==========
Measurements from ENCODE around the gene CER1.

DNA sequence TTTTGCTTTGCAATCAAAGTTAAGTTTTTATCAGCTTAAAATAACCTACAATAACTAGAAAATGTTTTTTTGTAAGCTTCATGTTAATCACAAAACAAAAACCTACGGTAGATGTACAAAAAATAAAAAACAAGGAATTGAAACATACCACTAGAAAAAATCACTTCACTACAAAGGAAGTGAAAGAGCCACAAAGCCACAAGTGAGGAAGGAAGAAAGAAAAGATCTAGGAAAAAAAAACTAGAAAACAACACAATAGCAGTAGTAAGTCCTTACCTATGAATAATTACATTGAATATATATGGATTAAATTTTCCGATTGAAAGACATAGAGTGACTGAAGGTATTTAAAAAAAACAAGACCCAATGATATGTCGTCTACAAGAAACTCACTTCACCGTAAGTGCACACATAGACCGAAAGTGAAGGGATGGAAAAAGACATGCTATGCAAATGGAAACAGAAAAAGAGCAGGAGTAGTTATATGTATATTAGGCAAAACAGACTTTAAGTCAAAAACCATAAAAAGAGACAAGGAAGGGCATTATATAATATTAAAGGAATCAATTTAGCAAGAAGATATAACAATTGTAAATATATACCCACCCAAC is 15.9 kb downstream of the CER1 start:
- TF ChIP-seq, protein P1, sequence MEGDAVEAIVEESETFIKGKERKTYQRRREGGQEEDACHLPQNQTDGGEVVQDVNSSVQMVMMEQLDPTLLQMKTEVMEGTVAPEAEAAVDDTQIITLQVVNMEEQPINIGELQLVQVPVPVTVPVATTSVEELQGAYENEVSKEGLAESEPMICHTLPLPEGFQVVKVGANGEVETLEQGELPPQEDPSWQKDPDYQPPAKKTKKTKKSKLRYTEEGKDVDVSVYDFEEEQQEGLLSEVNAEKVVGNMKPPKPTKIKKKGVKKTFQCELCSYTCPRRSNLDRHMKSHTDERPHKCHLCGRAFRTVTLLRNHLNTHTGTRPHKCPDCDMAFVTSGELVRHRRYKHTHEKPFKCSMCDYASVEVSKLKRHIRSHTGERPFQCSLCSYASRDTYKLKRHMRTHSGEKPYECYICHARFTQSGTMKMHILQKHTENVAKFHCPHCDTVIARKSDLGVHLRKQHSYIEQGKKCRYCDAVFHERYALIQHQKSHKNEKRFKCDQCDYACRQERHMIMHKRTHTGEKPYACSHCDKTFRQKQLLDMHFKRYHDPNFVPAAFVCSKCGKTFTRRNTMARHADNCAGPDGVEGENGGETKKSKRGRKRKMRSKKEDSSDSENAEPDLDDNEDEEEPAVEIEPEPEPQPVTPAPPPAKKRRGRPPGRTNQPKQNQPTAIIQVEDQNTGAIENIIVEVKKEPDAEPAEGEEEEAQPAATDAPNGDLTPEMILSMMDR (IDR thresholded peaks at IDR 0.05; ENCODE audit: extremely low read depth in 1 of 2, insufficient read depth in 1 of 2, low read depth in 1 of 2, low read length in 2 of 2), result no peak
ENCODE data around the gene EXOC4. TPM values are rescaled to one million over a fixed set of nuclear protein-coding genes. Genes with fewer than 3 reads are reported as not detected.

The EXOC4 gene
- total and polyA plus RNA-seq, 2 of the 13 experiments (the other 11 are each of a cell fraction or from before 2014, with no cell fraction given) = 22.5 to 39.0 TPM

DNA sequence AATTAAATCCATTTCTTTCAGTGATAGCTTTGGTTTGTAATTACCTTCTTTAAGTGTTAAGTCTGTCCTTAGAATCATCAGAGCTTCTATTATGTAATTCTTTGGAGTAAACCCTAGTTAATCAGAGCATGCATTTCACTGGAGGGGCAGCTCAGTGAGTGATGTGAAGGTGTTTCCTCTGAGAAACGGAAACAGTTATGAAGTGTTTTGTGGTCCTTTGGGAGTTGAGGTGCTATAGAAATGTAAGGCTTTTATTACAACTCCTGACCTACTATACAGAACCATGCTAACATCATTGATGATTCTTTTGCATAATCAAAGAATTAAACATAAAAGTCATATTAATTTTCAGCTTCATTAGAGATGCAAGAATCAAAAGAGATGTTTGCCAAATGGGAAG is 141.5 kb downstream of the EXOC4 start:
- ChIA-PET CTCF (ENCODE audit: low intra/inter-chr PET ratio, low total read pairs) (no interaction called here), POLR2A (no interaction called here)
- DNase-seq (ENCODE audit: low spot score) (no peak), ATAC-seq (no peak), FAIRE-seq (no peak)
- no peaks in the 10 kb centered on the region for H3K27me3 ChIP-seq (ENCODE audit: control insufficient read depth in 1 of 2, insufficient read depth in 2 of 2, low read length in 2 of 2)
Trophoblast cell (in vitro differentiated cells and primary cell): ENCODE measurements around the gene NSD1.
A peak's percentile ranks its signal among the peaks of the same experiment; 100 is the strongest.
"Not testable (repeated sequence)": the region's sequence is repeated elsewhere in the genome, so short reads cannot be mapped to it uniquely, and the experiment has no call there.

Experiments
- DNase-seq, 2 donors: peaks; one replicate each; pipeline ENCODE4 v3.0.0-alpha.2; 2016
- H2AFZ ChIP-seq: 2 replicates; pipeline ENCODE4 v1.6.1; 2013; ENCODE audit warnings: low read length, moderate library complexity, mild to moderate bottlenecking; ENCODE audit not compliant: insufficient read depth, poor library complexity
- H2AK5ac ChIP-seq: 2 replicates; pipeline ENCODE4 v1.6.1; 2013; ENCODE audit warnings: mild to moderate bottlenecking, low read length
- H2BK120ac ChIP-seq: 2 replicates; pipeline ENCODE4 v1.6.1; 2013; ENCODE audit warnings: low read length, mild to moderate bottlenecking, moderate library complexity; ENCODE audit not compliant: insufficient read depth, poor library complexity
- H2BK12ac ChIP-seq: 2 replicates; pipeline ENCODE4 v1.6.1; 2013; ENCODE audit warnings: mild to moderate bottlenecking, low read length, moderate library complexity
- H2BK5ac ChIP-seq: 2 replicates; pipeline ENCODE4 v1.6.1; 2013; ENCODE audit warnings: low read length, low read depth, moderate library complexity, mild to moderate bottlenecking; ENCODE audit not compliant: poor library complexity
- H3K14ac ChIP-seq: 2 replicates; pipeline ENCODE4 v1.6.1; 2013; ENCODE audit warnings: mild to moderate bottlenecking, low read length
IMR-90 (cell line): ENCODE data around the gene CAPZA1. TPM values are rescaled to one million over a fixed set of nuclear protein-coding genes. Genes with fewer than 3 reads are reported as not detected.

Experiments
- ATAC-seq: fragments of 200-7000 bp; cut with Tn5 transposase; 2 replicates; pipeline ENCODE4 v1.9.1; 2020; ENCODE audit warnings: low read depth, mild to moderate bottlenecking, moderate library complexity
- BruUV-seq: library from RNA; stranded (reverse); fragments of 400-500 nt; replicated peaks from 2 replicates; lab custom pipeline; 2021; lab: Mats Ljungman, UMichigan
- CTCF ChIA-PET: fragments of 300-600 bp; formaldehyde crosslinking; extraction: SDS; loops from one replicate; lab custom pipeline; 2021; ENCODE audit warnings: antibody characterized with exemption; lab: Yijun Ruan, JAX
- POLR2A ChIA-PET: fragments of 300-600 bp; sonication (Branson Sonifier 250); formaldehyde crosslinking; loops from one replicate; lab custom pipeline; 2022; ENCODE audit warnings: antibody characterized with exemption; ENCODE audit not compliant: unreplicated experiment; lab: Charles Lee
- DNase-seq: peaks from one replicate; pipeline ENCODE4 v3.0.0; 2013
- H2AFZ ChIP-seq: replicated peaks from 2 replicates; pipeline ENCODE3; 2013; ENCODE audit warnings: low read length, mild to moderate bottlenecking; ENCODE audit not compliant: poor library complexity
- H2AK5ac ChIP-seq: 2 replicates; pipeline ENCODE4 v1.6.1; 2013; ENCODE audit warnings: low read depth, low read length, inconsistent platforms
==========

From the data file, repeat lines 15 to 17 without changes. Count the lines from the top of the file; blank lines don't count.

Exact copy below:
- DNase-seq, 2 donors: peaks; one replicate each; pipeline ENCODE4 v3.0.0-alpha.2; 2016
- H2AFZ ChIP-seq: 2 replicates; pipeline ENCODE4 v1.6.1; 2013; ENCODE audit warnings: low read length, moderate library complexity, mild to moderate bottlenecking; ENCODE audit not compliant: insufficient read depth, poor library complexity
- H2AK5ac ChIP-seq: 2 replicates; pipeline ENCODE4 v1.6.1; 2013; ENCODE audit warnings: mild to moderate bottlenecking, low read length